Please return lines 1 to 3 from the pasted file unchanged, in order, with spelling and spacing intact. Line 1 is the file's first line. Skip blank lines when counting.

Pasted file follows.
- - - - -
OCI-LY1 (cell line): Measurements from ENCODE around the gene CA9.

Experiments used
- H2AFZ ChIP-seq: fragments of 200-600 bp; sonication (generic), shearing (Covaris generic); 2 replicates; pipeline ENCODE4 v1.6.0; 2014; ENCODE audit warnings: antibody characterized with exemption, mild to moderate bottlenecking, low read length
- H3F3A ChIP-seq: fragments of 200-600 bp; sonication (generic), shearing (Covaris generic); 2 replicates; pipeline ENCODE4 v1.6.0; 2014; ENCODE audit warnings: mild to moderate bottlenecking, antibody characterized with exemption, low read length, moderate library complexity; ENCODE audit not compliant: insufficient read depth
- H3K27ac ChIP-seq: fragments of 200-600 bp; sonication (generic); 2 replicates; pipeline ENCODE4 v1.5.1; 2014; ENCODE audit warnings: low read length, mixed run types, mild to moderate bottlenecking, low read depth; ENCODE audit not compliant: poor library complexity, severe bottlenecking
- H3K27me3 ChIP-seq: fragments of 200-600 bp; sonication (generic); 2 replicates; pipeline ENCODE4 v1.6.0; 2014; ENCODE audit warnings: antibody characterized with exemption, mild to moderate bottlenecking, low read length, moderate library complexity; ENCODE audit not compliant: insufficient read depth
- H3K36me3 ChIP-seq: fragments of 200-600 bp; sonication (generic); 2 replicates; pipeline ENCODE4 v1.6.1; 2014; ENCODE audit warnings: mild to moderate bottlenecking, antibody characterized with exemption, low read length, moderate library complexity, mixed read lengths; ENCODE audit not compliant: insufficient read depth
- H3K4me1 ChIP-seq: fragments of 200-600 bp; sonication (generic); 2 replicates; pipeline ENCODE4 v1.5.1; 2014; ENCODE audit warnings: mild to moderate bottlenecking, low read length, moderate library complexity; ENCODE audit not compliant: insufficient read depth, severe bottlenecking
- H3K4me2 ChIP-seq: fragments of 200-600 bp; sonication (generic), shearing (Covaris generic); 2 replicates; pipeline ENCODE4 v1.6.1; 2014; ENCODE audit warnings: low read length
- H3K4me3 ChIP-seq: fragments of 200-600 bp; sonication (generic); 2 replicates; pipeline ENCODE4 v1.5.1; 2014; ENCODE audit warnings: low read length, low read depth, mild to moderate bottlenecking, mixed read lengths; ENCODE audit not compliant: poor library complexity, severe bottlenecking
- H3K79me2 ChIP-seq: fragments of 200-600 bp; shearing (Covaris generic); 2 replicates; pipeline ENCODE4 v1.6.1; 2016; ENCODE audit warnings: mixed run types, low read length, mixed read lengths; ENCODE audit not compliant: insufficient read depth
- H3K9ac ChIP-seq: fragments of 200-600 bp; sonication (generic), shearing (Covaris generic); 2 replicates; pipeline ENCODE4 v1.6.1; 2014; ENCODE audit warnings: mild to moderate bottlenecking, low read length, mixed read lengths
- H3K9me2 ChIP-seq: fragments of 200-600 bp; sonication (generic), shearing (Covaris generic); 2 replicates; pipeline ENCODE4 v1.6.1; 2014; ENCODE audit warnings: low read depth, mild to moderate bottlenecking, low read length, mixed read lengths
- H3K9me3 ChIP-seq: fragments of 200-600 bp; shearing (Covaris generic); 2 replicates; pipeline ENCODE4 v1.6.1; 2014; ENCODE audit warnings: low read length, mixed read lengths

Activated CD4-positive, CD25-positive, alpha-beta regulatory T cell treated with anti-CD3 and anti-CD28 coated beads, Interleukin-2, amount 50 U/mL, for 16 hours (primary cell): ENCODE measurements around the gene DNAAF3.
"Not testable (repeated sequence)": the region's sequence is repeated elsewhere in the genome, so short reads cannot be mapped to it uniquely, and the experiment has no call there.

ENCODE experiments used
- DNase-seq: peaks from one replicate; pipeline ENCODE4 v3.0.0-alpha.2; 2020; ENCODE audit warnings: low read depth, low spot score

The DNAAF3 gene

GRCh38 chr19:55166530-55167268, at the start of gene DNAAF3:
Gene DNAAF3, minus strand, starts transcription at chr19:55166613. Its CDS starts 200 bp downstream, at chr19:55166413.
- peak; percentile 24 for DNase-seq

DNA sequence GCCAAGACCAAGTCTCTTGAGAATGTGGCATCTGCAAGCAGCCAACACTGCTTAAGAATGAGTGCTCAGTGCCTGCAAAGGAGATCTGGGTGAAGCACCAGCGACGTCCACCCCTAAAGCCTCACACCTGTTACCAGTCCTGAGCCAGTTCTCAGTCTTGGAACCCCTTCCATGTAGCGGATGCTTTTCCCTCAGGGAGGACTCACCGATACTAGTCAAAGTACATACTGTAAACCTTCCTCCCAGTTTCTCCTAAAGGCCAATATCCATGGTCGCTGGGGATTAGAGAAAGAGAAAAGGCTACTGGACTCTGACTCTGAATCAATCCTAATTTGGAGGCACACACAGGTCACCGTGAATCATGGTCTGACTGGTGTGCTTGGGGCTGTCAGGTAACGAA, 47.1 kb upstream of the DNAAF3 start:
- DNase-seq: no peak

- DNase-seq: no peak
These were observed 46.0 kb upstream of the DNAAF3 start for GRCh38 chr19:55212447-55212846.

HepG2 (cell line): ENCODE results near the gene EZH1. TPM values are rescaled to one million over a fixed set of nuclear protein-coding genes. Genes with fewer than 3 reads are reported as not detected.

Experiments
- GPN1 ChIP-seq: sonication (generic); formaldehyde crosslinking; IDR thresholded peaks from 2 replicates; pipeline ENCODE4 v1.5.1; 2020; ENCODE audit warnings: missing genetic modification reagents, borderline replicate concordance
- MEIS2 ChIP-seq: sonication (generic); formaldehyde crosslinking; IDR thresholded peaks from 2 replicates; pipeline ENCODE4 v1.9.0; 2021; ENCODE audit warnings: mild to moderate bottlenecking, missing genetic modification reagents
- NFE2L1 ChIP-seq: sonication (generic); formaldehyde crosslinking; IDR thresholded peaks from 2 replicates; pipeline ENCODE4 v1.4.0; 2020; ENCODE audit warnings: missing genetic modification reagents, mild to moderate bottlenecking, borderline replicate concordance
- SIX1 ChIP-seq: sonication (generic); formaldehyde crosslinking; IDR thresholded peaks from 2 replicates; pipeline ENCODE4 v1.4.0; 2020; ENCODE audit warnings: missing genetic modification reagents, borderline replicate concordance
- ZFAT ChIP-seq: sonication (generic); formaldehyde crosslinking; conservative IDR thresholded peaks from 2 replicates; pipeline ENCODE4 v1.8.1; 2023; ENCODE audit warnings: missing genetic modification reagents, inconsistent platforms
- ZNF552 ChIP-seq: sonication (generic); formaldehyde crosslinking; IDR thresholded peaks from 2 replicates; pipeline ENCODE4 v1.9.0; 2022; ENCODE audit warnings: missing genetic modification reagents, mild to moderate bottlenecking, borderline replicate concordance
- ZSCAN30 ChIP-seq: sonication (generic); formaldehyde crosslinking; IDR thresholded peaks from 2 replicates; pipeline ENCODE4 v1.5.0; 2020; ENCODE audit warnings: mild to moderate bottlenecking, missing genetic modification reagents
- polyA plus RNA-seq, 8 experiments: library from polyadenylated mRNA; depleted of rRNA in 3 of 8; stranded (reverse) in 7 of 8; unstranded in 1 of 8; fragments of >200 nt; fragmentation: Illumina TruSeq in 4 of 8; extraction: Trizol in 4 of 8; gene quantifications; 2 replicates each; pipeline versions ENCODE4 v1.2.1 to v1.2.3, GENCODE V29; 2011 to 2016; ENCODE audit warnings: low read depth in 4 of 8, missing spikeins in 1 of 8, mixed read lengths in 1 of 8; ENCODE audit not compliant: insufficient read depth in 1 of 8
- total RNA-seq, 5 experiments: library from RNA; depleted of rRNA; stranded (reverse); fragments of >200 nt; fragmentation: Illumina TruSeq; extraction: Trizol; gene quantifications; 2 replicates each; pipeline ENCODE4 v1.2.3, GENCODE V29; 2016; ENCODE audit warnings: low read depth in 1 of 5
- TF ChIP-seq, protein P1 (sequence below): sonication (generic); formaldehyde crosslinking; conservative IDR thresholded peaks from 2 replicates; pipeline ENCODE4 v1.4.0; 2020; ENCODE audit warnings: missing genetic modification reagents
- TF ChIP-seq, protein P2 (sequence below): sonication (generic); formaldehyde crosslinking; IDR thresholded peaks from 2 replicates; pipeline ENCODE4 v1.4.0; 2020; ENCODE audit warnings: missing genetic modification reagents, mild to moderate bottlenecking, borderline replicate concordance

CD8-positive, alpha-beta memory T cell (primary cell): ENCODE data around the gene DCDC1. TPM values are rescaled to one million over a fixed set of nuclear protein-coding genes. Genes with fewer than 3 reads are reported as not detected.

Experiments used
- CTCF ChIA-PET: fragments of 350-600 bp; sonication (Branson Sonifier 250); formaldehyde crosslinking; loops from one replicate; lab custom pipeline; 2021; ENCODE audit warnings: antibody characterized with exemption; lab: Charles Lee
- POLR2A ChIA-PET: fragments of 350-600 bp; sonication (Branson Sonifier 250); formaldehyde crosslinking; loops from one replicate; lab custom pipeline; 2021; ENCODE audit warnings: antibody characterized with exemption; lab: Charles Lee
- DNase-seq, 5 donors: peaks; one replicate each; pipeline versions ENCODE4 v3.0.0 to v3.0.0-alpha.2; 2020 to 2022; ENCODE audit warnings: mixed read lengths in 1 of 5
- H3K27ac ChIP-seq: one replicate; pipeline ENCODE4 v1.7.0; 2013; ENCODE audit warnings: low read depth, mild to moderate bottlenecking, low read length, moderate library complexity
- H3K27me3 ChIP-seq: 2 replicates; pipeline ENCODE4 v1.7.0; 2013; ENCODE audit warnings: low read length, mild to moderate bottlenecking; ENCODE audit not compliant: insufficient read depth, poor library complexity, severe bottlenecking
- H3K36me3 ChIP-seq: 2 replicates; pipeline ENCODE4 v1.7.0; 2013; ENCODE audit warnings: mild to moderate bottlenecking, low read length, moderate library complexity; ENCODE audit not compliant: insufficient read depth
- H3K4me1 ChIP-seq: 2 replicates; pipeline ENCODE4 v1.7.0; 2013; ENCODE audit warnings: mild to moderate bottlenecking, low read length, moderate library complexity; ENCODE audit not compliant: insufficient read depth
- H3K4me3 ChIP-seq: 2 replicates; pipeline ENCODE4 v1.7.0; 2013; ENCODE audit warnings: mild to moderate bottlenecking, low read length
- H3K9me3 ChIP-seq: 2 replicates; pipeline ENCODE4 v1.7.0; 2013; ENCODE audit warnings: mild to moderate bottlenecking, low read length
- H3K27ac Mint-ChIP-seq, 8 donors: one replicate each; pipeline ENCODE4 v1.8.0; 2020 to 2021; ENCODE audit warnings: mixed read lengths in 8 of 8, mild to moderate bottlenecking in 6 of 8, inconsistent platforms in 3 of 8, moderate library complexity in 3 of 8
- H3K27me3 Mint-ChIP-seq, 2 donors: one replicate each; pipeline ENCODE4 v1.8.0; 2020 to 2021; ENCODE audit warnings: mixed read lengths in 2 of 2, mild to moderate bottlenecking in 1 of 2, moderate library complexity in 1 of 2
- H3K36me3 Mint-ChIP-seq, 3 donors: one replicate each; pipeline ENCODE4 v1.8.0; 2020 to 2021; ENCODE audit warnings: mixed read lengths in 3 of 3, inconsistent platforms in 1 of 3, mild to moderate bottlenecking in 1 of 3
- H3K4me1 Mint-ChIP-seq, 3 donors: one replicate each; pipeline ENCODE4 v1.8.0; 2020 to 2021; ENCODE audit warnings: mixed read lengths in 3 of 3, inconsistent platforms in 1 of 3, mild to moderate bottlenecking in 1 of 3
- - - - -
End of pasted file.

OCI-LY1 (cell line): Measurements from ENCODE around the gene CA9.

Experiments used
- H2AFZ ChIP-seq: fragments of 200-600 bp; sonication (generic), shearing (Covaris generic); 2 replicates; pipeline ENCODE4 v1.6.0; 2014; ENCODE audit warnings: antibody characterized with exemption, mild to moderate bottlenecking, low read length